What Do Measures of Real-Time Corporate Sales Tell Us About Earnings Surprises and Post-announcement Returns?
by Kenneth A. Froot, Namho Kang, Gideon Ozik, and Ronnie Sadka
Executive Summary — This study by Kenneth A. Froot and colleagues show that managers’ departures from the Timely Disclosure Hypothesis—the notion that managers release through available announcement channels all of their then-current private information—may be sensitive to post-quarter private information managers have obtained. Managers may act through their stock trading to benefit from these departures.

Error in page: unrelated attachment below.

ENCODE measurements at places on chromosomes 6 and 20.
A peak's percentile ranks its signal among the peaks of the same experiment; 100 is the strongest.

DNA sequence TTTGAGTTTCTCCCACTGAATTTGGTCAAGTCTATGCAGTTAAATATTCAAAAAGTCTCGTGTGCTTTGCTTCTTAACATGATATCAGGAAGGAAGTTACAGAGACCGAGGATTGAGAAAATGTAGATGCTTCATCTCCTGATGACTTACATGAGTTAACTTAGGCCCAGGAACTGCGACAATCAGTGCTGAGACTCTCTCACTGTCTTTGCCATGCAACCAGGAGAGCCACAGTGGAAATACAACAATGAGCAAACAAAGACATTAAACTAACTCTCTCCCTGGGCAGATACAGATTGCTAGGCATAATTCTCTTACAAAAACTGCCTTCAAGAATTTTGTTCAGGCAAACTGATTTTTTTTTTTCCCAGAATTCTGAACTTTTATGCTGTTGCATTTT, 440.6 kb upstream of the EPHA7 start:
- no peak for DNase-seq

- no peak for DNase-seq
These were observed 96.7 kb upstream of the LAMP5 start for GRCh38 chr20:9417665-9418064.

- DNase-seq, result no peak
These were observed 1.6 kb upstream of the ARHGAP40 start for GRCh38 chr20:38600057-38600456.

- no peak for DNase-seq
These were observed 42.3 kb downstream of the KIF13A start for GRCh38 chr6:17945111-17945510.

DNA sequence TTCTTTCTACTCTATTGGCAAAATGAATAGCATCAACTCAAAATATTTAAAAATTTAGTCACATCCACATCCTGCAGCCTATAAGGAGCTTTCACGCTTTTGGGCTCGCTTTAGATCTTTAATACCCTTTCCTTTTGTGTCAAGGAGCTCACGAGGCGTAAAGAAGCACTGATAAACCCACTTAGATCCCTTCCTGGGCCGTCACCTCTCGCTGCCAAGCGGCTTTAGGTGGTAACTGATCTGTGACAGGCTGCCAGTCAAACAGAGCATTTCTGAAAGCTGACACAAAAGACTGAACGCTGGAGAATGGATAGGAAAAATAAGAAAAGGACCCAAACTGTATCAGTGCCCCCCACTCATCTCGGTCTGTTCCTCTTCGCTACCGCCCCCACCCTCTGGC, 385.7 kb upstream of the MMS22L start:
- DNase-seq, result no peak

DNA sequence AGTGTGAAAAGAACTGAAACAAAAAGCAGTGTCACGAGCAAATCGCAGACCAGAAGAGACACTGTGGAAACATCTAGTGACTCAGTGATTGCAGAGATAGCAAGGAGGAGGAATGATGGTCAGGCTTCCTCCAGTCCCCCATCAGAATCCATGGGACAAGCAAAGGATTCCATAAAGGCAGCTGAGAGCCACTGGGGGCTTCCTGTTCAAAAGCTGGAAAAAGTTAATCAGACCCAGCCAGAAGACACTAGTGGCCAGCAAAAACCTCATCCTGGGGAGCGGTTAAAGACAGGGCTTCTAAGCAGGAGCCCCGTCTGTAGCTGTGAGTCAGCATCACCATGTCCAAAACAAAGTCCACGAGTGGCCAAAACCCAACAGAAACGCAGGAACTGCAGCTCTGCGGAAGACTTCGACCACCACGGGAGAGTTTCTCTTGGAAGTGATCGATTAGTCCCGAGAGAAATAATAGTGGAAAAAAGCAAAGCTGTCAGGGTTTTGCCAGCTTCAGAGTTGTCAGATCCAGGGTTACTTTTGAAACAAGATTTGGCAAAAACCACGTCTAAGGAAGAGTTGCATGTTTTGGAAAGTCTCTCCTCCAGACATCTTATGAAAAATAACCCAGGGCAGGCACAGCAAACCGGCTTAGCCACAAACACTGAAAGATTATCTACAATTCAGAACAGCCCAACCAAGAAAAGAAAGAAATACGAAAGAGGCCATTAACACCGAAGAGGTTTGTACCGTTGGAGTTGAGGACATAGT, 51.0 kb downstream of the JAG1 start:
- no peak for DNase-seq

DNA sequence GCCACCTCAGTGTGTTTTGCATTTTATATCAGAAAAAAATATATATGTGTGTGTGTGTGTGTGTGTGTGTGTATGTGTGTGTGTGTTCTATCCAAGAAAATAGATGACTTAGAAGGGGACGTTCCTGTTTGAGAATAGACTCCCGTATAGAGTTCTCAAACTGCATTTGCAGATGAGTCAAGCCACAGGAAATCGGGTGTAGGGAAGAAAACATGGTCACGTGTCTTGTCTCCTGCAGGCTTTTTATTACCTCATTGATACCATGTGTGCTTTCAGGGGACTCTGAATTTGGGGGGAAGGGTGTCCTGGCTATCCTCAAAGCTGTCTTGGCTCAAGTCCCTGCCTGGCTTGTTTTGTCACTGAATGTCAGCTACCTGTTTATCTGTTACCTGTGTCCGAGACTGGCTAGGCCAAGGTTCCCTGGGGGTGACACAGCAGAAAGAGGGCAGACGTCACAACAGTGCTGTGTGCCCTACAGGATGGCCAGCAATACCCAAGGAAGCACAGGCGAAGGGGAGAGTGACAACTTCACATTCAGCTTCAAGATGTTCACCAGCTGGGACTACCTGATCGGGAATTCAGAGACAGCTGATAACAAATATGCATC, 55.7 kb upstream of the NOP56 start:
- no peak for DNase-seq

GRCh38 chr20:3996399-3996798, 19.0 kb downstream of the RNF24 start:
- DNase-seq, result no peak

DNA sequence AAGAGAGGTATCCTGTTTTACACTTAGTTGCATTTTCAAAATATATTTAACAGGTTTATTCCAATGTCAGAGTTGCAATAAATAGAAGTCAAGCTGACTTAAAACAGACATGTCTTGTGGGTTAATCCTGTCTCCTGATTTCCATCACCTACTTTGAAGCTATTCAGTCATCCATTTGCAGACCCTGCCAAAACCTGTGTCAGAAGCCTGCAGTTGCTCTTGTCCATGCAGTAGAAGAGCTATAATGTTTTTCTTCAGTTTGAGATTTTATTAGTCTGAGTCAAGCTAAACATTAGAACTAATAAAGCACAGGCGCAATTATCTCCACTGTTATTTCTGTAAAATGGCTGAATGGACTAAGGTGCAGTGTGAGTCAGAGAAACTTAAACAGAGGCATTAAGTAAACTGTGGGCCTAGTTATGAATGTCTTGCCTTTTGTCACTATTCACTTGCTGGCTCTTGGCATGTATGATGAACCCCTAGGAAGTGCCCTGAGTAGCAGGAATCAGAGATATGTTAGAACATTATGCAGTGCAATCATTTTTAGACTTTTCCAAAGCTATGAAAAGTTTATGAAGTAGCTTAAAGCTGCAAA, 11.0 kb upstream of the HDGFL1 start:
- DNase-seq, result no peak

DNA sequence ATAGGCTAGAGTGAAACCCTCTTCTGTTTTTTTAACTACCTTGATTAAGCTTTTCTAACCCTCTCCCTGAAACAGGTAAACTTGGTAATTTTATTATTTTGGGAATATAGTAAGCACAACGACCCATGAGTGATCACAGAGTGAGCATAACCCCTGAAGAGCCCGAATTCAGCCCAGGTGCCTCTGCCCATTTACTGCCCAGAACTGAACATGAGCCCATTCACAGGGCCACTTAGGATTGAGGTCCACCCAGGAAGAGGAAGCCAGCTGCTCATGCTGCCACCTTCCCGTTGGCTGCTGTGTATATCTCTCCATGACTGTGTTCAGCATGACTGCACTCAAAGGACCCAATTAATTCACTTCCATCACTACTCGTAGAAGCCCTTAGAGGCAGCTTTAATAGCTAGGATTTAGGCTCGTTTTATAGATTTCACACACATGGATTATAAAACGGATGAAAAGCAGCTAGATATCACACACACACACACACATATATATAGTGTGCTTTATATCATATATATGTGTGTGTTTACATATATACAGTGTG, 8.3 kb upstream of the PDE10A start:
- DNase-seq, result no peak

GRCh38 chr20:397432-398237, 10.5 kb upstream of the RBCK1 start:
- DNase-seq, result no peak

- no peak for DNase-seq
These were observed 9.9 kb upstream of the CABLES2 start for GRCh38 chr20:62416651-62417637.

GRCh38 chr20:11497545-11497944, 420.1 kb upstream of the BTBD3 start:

: We develop real-time proxies of retail corporate sales from multiple sources, including approximately 50 million mobile devices. These measures contain information from both the earnings quarter (within quarter) and the period between that quarter’s end and the earnings announcement date (post quarter). Our within-quarter measure is powerful in explaining quarterly sales growth, revenue surprises, and earnings surprises, generating average excess returns at announcement of 3.4%. However, surprisingly, our post-quarter measure is related negatively to announcement returns and positively to post-announcement returns. When post-quarter private information is directionally strong, managers, at announcement, provide guidance and use language that points statistically in the opposite direction. This effect is more pronounced when, post-announcement, management insiders trade. We conclude managers do not fully disclose their private information and instead message to shareholders and analysts something of opposite sign. The data suggest they may be motivated in part by subsequent personal stock-trading opportunities.